_{a}is a GFM modulator constant. For the case of a sinusoidal signal of the form given by equation (19), the integral term reduces to the form shown in equations (20) and (21):

**m**( t ) = V p sin ( 2 π B a t ) ( 19 ) m 2 ( t ) = - β a sin ( 2 π B a t ) ( 20 ) β a = D a V p ( 2 π B a ) 2 ( 21 ) ##EQU00008##

**[0029]**Similar to the definition of the frequency modulation index, the term β

_{a}may be referred to as the generalized frequency modulation index. Without pre-emphasis and de-emphasis filters, the signal component of the demodulator output may be given by equation (22) below:

**s**0 ( t ) = K a ( 2 π ) 2 D a m ( t ) ( 22 ) ##EQU00009##

**where the constant**[K

_{a}/(2π)

^{2}] may be introduced for notational convenience. With the definition of β

_{a}given in equation (21), the output signal may be expressed in the following equivalent form:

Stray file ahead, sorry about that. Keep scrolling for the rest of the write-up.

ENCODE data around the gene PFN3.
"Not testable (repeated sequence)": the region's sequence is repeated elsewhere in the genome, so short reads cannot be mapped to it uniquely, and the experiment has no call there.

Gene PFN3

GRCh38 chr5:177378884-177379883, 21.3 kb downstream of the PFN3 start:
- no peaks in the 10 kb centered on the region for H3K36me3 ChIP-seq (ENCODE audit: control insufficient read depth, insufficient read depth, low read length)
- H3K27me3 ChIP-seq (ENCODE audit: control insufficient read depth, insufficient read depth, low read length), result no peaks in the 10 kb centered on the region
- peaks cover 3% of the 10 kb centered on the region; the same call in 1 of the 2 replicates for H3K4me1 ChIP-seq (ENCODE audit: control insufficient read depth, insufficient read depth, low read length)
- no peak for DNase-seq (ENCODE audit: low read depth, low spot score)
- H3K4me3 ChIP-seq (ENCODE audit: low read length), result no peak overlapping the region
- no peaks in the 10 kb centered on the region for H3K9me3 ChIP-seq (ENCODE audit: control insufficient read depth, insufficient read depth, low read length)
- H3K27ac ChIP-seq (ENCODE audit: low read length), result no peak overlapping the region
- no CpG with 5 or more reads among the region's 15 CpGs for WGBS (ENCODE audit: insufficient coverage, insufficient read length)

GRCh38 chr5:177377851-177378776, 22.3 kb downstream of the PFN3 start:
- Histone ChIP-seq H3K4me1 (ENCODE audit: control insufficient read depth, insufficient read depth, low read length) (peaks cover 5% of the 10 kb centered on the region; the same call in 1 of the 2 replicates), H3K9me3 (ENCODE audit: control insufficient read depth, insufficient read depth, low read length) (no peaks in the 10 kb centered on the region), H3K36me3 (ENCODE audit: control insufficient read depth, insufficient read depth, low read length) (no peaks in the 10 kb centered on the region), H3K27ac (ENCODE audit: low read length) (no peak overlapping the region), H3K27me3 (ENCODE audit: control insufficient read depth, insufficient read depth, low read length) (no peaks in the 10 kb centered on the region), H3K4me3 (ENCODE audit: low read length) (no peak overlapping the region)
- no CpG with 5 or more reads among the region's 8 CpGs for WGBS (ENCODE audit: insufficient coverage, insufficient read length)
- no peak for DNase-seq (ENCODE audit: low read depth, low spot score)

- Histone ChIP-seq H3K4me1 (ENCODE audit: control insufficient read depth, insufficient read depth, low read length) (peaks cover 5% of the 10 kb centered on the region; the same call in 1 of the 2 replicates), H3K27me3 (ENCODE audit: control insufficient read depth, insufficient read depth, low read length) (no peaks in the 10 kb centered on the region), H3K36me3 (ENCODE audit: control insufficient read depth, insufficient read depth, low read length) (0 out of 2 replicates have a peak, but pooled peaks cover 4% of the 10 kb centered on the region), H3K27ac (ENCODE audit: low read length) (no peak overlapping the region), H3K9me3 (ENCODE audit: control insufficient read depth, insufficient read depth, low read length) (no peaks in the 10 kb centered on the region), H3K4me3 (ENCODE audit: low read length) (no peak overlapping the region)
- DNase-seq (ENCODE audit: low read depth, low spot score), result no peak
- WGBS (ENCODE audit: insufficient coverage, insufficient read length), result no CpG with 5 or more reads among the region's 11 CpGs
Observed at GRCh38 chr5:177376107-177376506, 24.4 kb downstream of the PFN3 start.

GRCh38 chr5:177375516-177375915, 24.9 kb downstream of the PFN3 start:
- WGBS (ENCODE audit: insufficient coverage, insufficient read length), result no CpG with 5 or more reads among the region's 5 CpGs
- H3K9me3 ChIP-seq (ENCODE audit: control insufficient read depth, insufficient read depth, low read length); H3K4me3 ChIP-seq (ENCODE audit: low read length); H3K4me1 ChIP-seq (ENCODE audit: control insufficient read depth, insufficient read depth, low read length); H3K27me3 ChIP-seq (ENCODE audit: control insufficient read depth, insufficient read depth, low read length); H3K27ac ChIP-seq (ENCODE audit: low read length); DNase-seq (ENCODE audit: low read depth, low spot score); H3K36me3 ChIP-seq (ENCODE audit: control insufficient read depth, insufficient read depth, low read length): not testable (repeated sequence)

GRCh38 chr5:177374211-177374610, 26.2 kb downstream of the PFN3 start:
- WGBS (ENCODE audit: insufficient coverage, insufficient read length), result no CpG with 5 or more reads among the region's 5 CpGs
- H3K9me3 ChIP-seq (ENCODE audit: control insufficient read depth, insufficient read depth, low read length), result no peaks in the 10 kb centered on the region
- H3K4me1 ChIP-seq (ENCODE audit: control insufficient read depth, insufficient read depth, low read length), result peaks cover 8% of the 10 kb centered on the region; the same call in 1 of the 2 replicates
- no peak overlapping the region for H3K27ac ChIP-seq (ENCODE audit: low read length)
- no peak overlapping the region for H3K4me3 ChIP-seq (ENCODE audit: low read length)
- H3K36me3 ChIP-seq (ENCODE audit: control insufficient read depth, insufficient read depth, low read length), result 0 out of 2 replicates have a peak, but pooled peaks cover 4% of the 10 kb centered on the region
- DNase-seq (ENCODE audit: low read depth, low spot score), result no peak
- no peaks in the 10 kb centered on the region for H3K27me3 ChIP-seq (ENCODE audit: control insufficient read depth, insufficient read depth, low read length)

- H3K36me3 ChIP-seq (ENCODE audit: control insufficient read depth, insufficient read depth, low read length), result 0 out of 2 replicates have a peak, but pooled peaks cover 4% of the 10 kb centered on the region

**s**

_{0}(t)=K

_{a}β

_{a}B

_{a}

^{2}m

_{n}(t) (23)

**The two**-sided power spectral density (PSD) of the noise present in the signal at the DAC output 306 in the GMF demodulator 218 may be expressed as:

**P n**0 g = ( K a A c ) 2 N 0 f 4 ( 24 ) ##EQU00010##

**Integration of the PSD given by equation**(24) over the bandwidth of the low pass filter 310 may yield the noise power at the demodulator output and is given by:

**n**0 g 2 _ = 2 5 ( K a A c ) 2 N 0 B a 5 ( 25 ) ##EQU00011##

**Accordingly**, the output SNR computed from equations (23) and (25) may be given by:

**( S / N ) 0 g = 5 ( A c 2 2 N 0 B a ) β a 2 m n 2 ( t ) _ ( 26 ) ##EQU00012##**